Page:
Tuesday, July 13, 2010

The Loss of King James Seems Trivial Right Now

When pro basketball phenom, Lebron James, bolted to the Miami Heat like a freshman on his first year away from home, the city of Cleveland wept and tried desperately to pick up the pieces. Devoid of any real baseball contender this season due to the woeful Indians, the proprietors of this working-class city have been made to concentrate on other forms of entertainment. Holed up in their neighborhood diners and dives, the will to soldier on grows worse under the spell of, “could it get any worse?”

After organizing voice mails and sorting through sheets of paper, a co-worker of mine ruined my second-cup-of-coffee with oh, by the way, George Steinbrenner died. The most infamous man of Rocky River, Ohio, a suburb east of Cleveland, was no longer among us.

I proceeded to walk back to my desk, half-cup-coffee in hand, and began to search the web for anything I could find pertaining to the man. As the former principle owner of the New York Yankees, he was suspended by the commissioner of baseball for two years in 1974 for illegal contributions to Richard Nixon’s 1972 re-election campaign. Not to throw salt on the man’s grave but he also did fire Billy Martin a total of, oh, I don’t know, we all stopped counting.

With all due respect to Cleveland, Steinbrenner, labeled as a prodigal son, was raised on broad shoulders but yearned for the temptations that the Big City had to offer. With $8.7 million he negotiated a deal to purchase the Yankees from CBS, the outright owners at the time. He brought his brute and blunt strength to the negotiating table and that is how he ran his team: no facial hair, no long hair, —like Mickey Mantle, one could say.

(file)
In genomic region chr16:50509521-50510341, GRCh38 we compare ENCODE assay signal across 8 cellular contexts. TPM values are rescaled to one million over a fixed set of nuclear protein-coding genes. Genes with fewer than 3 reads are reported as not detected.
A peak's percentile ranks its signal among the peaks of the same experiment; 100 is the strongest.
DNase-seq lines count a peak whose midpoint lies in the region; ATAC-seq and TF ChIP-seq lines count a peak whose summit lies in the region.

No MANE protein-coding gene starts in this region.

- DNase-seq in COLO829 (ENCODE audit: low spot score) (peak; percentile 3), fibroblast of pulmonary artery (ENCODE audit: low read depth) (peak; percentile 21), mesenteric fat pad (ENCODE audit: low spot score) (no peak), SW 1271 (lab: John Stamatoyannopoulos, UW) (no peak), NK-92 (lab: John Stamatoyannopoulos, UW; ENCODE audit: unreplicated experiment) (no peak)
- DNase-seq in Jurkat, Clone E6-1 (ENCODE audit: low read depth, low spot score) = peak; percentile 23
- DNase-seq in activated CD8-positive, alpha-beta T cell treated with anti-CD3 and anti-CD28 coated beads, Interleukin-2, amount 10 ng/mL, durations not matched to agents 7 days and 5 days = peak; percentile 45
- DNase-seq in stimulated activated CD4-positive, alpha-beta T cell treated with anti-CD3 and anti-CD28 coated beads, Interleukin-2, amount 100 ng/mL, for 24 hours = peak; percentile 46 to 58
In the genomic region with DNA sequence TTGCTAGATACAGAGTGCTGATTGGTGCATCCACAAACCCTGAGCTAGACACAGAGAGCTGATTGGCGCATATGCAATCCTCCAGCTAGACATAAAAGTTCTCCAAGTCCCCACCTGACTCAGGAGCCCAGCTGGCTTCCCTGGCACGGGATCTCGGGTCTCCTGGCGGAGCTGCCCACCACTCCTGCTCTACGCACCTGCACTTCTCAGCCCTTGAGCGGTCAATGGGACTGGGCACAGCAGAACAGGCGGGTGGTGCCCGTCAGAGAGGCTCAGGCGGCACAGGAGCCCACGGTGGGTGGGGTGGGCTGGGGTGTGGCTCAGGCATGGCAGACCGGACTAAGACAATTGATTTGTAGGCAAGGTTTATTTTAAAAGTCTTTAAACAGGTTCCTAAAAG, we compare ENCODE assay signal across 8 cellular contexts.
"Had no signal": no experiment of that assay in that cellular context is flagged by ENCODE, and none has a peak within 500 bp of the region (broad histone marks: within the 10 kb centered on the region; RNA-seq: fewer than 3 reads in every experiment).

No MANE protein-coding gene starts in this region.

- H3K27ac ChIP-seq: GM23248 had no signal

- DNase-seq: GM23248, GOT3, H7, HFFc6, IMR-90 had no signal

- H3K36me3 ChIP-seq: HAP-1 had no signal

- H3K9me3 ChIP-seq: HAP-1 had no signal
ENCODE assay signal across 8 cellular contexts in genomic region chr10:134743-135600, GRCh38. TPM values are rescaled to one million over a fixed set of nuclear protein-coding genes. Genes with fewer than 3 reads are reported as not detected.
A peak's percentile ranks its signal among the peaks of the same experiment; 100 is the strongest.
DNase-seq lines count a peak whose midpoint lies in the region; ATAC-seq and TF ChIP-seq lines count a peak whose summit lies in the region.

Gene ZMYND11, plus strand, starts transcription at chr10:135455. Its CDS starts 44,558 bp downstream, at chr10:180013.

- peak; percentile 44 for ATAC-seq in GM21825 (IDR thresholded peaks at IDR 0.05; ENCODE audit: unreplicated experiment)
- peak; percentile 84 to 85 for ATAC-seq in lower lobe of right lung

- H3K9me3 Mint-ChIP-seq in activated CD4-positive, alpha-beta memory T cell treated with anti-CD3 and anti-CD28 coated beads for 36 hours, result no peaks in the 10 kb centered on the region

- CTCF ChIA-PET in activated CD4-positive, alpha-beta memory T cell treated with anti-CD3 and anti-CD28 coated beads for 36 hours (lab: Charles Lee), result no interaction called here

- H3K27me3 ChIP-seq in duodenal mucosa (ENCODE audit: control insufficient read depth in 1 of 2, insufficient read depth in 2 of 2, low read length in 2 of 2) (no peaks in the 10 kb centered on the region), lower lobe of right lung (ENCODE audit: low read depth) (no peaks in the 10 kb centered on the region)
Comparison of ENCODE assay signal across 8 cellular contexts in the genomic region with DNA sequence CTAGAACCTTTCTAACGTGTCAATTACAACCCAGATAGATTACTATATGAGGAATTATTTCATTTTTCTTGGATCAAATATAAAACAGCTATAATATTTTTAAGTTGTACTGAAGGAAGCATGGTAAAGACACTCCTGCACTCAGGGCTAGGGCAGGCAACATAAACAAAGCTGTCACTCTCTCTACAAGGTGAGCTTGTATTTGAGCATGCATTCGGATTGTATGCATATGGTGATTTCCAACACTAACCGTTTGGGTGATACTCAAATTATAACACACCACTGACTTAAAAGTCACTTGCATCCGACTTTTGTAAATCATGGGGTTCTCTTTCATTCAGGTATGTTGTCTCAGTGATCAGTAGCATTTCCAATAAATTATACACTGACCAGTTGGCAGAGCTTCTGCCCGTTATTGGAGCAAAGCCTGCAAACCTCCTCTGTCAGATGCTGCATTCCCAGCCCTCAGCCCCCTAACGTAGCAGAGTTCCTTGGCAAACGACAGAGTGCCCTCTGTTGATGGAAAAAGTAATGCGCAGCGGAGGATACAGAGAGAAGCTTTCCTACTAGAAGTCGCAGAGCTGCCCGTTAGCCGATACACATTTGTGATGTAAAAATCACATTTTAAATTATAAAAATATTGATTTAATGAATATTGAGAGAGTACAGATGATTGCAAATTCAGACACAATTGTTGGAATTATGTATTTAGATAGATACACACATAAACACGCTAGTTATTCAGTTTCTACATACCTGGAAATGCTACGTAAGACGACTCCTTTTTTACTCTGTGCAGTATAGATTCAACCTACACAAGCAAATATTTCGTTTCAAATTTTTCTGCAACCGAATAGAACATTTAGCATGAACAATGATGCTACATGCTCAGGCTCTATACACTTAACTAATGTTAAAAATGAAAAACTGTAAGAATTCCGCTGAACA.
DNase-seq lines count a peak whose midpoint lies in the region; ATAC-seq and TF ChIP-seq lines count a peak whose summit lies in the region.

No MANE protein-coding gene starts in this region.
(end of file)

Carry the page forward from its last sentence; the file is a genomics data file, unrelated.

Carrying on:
Despite the tenacious and relentless pursuit of the best players money could buy, Steinbrenner was once asked to resign as the organization’s general partner for paying a self-described gambler to uncover some dirt on the Yankee Hall of Famer, Dave Winfield.

Oh, the memories, of seven World Championships and eleven pennants, the launch of the Yankees very own cable network, YES, and the tell-all book by their former skipper, Joe Torre, Steinbrenner’s diminishing presence still loomed large.

With the approval of major league baseball, the “Boss” was allowed to give full autonomy to his two sons, Hank and Hal Steinbrenner, of one of the most storied franchises in all of sports.

“He built the Yankees into champions, and that’s something nobody can deny. He was a very generous, caring, passionate man,” Yogi Berra said of the elder Steinbrenner.

Even though I’m an avid Mets fan, I can still admire what he accomplished.

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